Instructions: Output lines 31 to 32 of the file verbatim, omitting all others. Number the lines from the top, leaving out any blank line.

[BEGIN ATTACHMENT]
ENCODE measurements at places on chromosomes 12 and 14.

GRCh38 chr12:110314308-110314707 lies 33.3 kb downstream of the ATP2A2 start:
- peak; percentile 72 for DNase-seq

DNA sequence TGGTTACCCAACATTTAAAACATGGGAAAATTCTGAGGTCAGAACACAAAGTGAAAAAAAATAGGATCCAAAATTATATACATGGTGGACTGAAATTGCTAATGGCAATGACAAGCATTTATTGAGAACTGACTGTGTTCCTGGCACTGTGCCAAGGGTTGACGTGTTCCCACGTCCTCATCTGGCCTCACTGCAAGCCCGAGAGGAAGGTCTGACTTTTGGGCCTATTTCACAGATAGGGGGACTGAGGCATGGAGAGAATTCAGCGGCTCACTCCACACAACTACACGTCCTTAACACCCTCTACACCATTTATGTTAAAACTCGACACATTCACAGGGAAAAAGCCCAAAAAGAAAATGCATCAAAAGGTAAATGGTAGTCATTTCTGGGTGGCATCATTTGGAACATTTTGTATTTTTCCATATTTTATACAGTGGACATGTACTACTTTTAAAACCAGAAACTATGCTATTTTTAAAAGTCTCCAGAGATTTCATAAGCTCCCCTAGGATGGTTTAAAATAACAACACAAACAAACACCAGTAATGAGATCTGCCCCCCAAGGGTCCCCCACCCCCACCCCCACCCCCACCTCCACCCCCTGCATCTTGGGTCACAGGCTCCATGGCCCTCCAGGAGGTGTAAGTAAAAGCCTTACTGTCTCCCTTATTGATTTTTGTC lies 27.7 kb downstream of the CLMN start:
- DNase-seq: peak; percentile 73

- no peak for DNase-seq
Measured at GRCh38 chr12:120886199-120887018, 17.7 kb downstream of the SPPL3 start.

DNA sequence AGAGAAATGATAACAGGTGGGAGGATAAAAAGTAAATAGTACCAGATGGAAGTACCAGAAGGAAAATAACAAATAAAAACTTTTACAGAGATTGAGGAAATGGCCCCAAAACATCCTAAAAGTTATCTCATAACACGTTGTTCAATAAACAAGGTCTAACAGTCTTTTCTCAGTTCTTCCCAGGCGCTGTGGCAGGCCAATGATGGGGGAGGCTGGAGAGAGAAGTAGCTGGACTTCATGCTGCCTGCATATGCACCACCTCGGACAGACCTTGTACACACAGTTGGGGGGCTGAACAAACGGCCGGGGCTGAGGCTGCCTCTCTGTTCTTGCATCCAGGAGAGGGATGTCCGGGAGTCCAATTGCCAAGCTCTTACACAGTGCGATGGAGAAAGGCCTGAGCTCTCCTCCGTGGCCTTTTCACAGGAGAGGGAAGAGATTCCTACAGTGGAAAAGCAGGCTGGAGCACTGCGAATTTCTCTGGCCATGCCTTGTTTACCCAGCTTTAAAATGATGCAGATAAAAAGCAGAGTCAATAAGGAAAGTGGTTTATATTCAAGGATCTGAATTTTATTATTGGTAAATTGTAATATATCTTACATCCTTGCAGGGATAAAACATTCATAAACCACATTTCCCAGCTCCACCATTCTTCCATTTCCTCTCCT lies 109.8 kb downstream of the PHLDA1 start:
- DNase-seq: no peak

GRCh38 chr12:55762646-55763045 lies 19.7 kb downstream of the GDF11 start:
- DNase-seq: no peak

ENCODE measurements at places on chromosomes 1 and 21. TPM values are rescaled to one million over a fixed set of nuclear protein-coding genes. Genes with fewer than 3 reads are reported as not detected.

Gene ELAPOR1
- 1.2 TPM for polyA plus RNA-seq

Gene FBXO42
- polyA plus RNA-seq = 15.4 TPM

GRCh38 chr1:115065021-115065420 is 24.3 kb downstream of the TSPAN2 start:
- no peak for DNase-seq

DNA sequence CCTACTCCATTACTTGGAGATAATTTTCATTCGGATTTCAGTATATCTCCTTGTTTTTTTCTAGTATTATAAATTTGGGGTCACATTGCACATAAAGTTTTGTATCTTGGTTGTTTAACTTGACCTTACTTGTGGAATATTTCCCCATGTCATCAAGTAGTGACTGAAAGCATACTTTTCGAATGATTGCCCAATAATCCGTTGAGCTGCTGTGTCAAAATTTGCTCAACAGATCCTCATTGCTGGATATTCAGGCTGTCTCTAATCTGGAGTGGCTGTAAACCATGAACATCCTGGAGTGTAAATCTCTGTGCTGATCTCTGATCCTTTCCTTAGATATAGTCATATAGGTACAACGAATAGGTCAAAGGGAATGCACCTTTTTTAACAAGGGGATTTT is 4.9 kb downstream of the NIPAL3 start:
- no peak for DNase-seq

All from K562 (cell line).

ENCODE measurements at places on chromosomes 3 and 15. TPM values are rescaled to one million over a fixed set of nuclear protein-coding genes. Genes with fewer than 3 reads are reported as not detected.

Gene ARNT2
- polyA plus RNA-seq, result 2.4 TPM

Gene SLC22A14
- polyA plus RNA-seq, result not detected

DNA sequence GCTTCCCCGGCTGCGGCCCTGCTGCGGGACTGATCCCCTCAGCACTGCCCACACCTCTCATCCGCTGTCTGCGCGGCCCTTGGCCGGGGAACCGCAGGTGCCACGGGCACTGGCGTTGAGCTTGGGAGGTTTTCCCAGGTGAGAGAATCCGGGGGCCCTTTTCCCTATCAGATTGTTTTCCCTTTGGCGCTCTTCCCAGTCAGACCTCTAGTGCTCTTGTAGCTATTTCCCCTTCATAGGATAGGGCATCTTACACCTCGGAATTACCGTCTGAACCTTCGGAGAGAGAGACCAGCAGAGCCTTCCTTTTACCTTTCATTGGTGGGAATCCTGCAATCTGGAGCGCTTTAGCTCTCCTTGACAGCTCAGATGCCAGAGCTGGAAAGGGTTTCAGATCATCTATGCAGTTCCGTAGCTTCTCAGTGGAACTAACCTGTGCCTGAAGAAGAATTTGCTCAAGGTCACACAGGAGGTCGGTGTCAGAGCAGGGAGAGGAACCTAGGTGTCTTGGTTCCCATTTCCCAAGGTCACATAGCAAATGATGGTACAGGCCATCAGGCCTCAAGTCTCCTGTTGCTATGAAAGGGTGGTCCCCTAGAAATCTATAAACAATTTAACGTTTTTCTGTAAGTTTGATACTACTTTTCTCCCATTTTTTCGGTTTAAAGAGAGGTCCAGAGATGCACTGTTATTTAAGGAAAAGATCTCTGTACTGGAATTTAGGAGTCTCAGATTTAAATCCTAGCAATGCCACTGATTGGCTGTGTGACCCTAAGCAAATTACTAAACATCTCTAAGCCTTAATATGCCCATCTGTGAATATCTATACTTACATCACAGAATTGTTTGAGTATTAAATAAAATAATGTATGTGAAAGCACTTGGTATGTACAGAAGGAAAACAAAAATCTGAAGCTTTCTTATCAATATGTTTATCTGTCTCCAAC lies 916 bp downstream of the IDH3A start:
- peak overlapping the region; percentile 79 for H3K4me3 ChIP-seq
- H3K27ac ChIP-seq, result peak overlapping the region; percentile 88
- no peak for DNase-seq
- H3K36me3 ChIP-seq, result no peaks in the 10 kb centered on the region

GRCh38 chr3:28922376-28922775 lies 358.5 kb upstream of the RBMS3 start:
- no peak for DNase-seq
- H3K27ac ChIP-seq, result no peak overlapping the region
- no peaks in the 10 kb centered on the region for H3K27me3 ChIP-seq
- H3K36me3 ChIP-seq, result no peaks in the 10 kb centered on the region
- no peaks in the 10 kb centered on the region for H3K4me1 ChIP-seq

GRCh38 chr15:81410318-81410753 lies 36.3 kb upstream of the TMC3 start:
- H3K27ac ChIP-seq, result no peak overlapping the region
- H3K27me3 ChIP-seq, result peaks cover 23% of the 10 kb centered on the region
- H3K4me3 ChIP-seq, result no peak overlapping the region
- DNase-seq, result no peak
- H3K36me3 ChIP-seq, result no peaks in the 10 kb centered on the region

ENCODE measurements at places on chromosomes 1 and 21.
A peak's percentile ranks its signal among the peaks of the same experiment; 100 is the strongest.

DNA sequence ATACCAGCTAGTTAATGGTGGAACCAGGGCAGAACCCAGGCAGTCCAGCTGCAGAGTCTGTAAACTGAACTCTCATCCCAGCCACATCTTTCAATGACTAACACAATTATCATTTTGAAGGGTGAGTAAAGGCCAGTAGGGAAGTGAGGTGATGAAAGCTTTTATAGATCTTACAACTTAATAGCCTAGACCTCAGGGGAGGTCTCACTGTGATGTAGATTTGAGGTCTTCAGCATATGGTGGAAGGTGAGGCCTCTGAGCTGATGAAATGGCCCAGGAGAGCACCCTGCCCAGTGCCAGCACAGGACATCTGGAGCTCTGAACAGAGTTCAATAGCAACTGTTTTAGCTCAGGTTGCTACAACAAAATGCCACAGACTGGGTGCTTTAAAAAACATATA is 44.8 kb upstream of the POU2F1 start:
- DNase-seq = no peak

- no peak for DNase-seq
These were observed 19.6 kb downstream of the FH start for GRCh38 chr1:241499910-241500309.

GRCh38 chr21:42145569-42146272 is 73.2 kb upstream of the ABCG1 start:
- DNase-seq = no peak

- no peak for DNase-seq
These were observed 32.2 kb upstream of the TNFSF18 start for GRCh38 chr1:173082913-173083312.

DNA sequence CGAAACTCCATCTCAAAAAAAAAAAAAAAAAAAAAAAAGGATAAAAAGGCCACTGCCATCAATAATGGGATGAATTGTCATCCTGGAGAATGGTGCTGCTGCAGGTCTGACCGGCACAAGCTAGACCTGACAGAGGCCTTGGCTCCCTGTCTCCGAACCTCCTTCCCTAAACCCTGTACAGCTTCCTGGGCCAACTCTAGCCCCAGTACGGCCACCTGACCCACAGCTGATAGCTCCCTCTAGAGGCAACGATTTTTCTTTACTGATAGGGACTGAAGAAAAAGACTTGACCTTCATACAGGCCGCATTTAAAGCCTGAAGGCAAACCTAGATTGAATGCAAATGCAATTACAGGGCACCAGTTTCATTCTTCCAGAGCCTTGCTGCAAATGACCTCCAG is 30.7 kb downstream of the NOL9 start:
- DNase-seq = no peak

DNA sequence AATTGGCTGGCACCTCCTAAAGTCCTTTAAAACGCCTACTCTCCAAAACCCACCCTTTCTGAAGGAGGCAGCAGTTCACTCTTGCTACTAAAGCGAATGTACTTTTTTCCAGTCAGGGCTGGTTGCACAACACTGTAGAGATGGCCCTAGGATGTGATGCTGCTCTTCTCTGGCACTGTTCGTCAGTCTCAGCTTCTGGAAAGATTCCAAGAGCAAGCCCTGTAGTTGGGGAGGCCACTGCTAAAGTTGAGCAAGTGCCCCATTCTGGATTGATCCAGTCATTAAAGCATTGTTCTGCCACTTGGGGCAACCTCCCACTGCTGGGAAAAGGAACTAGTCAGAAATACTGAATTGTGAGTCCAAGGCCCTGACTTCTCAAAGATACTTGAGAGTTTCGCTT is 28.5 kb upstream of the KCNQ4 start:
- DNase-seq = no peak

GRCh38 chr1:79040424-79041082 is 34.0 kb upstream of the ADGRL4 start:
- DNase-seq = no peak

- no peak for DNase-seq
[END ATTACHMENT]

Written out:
- H3K36me3 ChIP-seq, result no peaks in the 10 kb centered on the region

GRCh38 chr3:28922376-28922775 lies 358.5 kb upstream of the RBMS3 start: